In Canada, around 1,000 Indigenous women and girls have been reported by the RCMP as missing or murdered over the last four decades. Other statistics put that number as high as 4,000.
KPU instructors Lisa Monchalin and Melinda Bige drew attention to that issue with an on-campus event called “Raising Awareness of Missing and Murdered Indigenous Women and Girls”, hosted by the Indigenous Activism and Introduction to Indigenous Studies courses that they teach.
Students created posters stating that “Indigenous women are loved and valued” in class before proceeding to the KPU Surrey campus courtyard to hold a candle vigil and hang up red dresses as part of The REDress Project.
Bige says that she hopes the event brought “some attention to an issue that [students] may not know much about.”
“I’m just hoping that these students are able to look more critically at how…we’re still facing ongoing genocide today,” she says.
Tracy Pehar, a student in Bige’s class said people “normally don’t hear about [the murdered and missing Indigenous women] at all…so it’s nice to demonstrate that there is value there, and there’s awareness.”
Afterwards, students watched Vancouver-based dance group Butterflies in Spirit perform a song and dance in Monchalin’s classroom. Most of the performers—Lorelai Williams, Lisa Monchalin, Maranda Johnson, and Billie Jeanne— are family members of missing or murdered Indigenous women, Monchalin says. Students in Melinda Bige’s “Introduction to Indigenous Studies” class set up a candle light vigil during the “Raising Awareness of Missing and Murdered Indigenous Women and Girls” event at KPU. (Ashley Hyshka) Although Williams couldn’t attend Bige and Monchalin’s event, the subject matter hits close to home for her. Her aunt Belinda Williams went missing from Vancouver’s Downtown Eastside four decades ago, and her cousin Tanya Holyk went missing in 1996. In 2003, Holyk’s DNA was later found on serial killer Robert Pickton’s farm.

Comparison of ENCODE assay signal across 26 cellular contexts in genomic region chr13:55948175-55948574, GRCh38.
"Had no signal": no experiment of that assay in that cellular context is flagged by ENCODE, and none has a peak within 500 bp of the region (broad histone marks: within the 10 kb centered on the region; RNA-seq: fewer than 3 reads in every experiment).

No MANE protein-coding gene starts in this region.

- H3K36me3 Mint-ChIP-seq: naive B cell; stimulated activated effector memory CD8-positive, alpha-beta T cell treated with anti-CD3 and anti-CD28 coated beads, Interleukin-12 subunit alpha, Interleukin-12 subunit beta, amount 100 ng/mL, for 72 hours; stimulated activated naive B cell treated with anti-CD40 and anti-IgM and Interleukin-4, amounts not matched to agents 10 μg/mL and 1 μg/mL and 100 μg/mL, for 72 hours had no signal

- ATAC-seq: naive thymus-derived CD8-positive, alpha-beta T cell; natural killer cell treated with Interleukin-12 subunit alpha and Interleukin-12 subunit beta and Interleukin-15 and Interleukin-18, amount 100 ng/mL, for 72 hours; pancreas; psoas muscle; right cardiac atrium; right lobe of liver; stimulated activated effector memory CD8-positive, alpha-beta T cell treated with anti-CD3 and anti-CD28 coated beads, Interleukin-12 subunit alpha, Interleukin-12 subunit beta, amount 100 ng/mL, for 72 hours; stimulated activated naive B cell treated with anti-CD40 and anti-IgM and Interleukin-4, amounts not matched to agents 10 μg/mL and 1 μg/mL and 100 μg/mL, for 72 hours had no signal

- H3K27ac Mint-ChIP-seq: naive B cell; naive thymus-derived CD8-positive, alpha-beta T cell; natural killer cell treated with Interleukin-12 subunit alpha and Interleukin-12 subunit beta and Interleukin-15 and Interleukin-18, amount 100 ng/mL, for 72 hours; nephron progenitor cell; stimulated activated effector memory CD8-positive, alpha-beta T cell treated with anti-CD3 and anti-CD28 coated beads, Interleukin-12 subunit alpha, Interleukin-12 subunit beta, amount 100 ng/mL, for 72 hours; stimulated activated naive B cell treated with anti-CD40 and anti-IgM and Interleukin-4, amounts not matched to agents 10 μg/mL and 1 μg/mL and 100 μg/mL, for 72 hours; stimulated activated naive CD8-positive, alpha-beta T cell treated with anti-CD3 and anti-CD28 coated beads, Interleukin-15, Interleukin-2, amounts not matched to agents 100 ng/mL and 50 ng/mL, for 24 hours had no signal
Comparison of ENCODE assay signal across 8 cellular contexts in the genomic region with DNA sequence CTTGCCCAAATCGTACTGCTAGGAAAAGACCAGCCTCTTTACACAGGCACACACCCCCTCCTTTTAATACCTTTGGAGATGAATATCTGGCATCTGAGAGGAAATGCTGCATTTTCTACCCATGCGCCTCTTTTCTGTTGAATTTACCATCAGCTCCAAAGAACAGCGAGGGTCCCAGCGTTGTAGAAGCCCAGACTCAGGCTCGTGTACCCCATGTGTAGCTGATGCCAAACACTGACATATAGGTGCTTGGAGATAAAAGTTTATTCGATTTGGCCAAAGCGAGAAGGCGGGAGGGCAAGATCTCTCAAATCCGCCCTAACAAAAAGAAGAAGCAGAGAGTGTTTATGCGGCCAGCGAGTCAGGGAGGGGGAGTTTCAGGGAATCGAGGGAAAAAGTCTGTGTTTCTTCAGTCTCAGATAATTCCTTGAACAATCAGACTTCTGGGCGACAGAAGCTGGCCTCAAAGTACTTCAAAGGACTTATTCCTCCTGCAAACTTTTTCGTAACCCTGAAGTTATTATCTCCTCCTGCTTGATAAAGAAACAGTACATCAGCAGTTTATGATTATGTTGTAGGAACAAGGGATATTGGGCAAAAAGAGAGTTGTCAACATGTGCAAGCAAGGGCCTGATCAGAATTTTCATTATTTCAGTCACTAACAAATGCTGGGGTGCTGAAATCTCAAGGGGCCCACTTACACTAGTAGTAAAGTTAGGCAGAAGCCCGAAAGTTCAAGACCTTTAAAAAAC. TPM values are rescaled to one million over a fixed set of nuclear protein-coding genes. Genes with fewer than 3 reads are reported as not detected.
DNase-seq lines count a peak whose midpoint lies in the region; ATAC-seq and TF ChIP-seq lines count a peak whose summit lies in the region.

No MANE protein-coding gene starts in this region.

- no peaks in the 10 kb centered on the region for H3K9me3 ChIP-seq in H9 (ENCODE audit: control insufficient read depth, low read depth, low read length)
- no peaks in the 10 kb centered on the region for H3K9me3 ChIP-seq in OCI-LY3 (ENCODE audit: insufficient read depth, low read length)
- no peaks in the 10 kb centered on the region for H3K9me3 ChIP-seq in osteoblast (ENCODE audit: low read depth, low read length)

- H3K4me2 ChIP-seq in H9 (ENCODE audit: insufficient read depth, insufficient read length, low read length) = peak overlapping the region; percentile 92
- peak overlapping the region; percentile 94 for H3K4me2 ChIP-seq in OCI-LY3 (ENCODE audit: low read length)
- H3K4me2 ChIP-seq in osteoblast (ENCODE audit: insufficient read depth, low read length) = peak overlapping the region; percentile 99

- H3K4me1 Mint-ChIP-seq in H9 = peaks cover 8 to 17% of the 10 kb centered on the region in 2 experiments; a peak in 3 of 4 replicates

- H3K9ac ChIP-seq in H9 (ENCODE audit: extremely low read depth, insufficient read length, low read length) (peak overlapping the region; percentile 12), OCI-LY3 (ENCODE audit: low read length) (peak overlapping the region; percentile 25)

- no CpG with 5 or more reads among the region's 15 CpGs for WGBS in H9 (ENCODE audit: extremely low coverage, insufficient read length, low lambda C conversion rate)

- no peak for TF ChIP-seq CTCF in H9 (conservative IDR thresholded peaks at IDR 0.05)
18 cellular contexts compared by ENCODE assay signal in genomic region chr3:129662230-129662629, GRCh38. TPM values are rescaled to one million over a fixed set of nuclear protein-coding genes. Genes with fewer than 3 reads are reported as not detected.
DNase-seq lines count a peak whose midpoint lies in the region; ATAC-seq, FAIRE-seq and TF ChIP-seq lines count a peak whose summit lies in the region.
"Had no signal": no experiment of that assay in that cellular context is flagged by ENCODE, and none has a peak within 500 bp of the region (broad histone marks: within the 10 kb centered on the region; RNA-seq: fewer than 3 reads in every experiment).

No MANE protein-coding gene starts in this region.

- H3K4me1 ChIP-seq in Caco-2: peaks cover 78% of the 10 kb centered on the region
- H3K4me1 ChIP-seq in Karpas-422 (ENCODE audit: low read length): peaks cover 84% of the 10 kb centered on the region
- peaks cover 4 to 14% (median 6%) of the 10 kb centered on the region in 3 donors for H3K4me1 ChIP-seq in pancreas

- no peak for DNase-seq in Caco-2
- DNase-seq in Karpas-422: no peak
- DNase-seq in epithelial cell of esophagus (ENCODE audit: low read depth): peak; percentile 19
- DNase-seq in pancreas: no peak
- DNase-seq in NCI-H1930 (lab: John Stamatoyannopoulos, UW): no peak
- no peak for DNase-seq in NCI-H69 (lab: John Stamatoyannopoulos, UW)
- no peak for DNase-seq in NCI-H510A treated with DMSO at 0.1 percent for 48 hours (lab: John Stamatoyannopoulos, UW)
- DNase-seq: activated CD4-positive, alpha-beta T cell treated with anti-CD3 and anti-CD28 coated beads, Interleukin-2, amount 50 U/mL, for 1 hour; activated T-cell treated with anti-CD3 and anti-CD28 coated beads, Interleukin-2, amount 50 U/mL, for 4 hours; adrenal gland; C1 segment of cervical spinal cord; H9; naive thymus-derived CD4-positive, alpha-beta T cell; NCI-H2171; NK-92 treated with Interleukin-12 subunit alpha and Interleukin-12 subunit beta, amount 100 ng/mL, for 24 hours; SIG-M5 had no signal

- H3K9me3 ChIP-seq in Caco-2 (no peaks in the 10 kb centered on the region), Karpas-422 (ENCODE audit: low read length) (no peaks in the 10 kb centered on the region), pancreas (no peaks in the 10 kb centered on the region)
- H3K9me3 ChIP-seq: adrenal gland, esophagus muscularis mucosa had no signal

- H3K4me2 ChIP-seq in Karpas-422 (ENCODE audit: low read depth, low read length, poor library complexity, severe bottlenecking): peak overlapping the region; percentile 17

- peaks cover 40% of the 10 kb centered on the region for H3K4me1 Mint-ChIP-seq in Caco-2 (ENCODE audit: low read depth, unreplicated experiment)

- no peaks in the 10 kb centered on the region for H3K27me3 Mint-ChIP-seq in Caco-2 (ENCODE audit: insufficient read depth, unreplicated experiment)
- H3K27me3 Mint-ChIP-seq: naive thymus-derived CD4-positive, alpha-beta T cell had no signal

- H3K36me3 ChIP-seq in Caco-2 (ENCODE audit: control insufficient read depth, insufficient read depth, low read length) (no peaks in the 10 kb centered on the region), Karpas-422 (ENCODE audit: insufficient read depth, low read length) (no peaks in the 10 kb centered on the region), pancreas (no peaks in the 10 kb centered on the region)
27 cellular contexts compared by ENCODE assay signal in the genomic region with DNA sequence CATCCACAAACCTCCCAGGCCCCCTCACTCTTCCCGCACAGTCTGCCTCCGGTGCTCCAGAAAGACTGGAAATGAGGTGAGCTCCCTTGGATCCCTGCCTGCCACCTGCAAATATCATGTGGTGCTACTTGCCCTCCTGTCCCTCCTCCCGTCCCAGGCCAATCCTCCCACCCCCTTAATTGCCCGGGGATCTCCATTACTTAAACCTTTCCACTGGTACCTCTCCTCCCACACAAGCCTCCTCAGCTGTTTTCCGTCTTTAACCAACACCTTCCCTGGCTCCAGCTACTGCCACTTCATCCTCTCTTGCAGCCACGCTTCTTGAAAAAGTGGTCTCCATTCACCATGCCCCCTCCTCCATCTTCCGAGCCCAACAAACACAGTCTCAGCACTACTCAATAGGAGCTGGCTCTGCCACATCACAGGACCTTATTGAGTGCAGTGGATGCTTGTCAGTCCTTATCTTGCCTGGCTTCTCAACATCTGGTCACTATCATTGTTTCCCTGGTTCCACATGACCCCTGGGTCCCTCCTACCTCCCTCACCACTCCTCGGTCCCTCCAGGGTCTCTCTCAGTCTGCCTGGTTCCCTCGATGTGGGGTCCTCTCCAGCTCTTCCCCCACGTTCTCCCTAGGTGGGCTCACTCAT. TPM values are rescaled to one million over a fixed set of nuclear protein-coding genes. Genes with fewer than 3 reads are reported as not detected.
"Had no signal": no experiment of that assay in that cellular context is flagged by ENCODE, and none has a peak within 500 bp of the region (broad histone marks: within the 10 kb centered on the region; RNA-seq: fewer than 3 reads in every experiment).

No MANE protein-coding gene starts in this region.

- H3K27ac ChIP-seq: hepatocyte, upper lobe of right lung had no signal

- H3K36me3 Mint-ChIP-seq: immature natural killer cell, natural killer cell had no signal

Williams created “Butterflies in Spirit” to raise awareness for her aunt and cousin as part of a one-time event, but as more and more people wanted to join, it became an official organization. It has now been active since 2012.
Before the end of the evening, Monchalin read her poem entitled “Seeking justice for missing and murdered Native women”. She says she joined the group because her grandma is a survivor of violence, and because of personal childhood experiences.
“This is very healing to be a part of, but also I do it to honour my grandmother who is a survivor,” Monchalin says.
Monchalin and Bige note that the issue of Canada’s missing and murdered Indigenous women is deeply rooted in colonialism, racism, and sexism that goes back for centuries. In part, the dehumanization of Indigenous women caused the public and law enforcement to ignore the disappearances and murders, particularly from Vancouver’s Downtown Eastside and the “Highway of Tears.”
Now a national inquiry about the murdered and missing Indigenous women has been set up, but has also fallen victim to many obstacles. Already, several commissioners have resigned from their positions. Back in 2012, the Wally Oppal inquiry failed because “they didn’t really give family members a chance to tell their story and their truths,” according to Jeanne.
The lecture theatre in Fir 128 was packed with attendees during the presentation, showing just how powerful the truth of these women can be. COMMENTS
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